Rabies is a fatal disease of the nervous system. It is caused by a virus that can infect all warm-blooded animals, including humans. The virus attacks the brain and spinal cord, causing severe nervous system dysfunction and eventually death. While instances of rabies infection are lower than ever, the disease remains a continuing problem. Vaccinating your pet against rabies is a key prevention method.
The most common way to contract rabies is through a bite from an infected animal. When a rabid animal bites, the rabies virus in its saliva passes through the broken skin of the victim. Rabid cats can also transmit rabies through their scratches if they have saliva on their paws.
Skunks, bats, coyotes, foxes, and raccoons are very susceptible to rabies. Cats, dogs, cattle and horses usually contract rabies through encounters with rabid wildlife.
The symptoms of rabies can be quite varied. In general, the disease shows three stages that occur in succession. (NOTE: not every animal will display these signs, so any animal behaving abnormally should be regarded with suspicion.)
- Stage 1 – Attitude Change: The animal may show nervousness, shyness, aggression or other changes in its normal personality. May show a lack of fear of humans.
- Stage 2 – Furious or Excitable Phase: Animals may become extremely agitated, or behave erratically. Animals may bite and snap at anything. Wild animals may wander into unaccustomed areas and attack livestock, people or pets. The tone of an animal’s voice may change as its vocal cords become paralyzed. Seizures may occur.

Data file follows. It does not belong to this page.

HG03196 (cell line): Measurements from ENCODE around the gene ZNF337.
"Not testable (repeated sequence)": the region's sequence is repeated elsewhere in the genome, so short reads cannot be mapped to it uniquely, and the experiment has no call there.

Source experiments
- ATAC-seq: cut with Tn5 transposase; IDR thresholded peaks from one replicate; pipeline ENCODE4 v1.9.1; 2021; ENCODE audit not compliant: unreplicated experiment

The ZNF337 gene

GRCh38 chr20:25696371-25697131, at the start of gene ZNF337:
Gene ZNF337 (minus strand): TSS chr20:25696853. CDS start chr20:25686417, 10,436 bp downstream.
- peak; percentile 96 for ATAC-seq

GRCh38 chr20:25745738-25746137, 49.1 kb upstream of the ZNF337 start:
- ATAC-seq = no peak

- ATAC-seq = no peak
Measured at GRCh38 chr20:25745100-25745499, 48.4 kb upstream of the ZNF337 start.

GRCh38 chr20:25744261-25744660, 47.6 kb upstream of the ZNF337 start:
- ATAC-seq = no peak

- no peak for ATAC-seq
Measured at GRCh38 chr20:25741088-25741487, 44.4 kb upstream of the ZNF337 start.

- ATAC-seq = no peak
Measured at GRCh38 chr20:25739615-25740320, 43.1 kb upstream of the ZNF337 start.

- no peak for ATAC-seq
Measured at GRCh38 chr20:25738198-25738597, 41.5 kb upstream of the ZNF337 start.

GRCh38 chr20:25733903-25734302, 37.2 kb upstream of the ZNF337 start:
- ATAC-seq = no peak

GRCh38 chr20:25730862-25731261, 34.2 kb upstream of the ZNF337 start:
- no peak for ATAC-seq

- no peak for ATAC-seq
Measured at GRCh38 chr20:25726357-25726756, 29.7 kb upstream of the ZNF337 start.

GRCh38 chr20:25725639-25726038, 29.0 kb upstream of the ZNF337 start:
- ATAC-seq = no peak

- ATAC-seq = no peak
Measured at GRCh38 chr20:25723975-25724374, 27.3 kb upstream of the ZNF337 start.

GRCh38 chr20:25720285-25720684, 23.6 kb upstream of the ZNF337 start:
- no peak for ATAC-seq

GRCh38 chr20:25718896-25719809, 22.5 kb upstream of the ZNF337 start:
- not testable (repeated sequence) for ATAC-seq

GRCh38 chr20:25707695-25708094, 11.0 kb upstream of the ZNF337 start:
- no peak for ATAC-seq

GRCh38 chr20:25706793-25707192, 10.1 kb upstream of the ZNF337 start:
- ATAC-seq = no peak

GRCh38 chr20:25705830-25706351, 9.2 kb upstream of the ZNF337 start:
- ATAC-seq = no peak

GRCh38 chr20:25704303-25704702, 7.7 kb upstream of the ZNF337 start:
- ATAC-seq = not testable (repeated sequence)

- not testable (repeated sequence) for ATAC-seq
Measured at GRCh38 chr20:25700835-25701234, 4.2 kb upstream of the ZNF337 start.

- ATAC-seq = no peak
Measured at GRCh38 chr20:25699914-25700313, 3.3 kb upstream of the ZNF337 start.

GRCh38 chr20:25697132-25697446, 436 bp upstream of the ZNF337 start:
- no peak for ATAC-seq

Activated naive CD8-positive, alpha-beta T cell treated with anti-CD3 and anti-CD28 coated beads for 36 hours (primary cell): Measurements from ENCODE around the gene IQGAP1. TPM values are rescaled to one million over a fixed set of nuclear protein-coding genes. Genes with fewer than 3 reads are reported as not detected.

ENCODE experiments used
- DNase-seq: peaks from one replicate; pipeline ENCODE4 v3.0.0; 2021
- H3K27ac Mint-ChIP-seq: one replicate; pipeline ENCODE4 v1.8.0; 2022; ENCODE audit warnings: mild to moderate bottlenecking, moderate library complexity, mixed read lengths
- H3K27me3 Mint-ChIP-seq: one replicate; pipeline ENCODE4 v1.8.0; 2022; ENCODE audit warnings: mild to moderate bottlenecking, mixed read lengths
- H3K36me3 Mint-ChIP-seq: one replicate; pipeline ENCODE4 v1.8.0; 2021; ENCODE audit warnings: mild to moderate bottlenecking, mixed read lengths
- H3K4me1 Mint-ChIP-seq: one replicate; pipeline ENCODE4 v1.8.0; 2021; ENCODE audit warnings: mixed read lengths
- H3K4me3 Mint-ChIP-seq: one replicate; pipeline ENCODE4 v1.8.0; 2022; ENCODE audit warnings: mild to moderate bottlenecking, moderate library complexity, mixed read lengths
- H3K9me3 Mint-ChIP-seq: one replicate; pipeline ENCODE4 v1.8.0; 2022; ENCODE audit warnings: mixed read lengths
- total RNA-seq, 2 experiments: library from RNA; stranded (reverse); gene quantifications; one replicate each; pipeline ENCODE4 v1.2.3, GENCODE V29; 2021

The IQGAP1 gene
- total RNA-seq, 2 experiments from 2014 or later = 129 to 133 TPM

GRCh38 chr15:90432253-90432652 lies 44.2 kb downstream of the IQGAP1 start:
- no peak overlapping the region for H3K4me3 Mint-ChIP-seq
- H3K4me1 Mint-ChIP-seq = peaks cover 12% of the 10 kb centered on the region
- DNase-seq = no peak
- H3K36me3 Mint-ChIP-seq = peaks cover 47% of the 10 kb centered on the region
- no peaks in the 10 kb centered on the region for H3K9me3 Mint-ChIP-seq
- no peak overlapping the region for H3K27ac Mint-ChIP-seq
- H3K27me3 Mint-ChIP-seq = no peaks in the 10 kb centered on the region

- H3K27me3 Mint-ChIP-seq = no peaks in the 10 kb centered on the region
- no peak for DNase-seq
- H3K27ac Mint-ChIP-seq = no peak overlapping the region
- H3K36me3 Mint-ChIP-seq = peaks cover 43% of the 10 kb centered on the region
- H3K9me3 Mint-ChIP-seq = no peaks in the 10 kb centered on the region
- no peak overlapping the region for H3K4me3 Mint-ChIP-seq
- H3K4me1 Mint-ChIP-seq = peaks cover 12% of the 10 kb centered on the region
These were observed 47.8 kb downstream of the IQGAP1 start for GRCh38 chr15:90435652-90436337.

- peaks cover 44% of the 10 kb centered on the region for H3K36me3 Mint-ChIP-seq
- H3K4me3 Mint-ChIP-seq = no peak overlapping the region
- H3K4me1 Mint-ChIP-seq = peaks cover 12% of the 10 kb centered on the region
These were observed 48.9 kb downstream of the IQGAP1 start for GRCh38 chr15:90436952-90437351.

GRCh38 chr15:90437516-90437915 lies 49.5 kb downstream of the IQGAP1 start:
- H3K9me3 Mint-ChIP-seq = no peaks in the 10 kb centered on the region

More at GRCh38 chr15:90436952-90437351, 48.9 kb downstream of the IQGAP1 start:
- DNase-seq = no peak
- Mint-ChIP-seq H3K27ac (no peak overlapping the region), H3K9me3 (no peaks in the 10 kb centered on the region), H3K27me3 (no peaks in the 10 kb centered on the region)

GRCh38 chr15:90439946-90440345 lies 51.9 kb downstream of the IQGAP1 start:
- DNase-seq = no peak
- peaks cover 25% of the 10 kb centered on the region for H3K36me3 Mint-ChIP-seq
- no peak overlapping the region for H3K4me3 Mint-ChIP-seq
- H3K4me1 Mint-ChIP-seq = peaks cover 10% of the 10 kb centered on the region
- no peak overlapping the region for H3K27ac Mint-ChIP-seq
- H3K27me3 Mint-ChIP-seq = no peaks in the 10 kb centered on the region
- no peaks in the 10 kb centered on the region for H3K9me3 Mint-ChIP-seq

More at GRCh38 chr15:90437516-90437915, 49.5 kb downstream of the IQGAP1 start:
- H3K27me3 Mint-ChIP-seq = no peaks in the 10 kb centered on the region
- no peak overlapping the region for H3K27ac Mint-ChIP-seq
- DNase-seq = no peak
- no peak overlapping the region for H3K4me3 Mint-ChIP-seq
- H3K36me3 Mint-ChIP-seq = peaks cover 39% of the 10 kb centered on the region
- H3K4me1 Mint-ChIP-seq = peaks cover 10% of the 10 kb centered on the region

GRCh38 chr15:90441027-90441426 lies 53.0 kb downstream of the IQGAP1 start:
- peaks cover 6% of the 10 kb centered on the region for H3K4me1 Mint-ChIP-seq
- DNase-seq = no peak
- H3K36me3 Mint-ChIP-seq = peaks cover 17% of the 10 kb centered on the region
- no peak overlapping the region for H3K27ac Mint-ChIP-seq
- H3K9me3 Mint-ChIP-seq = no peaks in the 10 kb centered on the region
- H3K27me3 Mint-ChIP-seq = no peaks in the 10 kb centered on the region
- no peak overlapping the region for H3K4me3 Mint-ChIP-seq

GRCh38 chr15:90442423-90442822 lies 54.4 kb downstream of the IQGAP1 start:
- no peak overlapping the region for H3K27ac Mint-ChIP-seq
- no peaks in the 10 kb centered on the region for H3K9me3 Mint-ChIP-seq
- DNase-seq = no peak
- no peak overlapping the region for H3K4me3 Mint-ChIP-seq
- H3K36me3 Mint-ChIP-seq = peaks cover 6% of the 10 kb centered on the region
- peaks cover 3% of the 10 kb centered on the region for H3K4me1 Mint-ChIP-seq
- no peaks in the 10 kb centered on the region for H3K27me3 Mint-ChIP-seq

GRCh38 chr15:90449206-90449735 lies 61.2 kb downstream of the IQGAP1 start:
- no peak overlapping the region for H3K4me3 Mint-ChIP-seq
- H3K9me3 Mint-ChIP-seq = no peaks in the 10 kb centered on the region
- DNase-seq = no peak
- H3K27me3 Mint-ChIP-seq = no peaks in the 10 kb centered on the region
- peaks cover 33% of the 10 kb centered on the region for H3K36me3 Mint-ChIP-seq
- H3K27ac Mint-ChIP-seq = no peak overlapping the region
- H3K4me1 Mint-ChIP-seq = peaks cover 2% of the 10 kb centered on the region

- Stage 3 – Paralysis: Victims become progressively paralyzed. Animals may be unable to move their hind limbs and unable to swallow, resulting in choking and frothing at the mouth. This phase ends in death, usually from paralysis of the respiratory muscles.
Rabies cannot be diagnosed with certainty based on symptoms alone. The suspicion of rabies can only be confirmed by testing samples of an animal’s brain tissue.
Vaccination is an inexpensive, effective means of protecting your animals from rabies. If your pet is not vaccinated against Rabies, please call our hospital to set up an appointment. If you would like additional information, please contact us at 828-253-3393 or stop by our hospital. We are located just off Merrimon Ave at 1 Beaverdam Road, Asheville, NC 28804. Vaccinating your pet not only protects your pet and you against the disease, it is also the law.
The Staff at Animal Hospital of North Asheville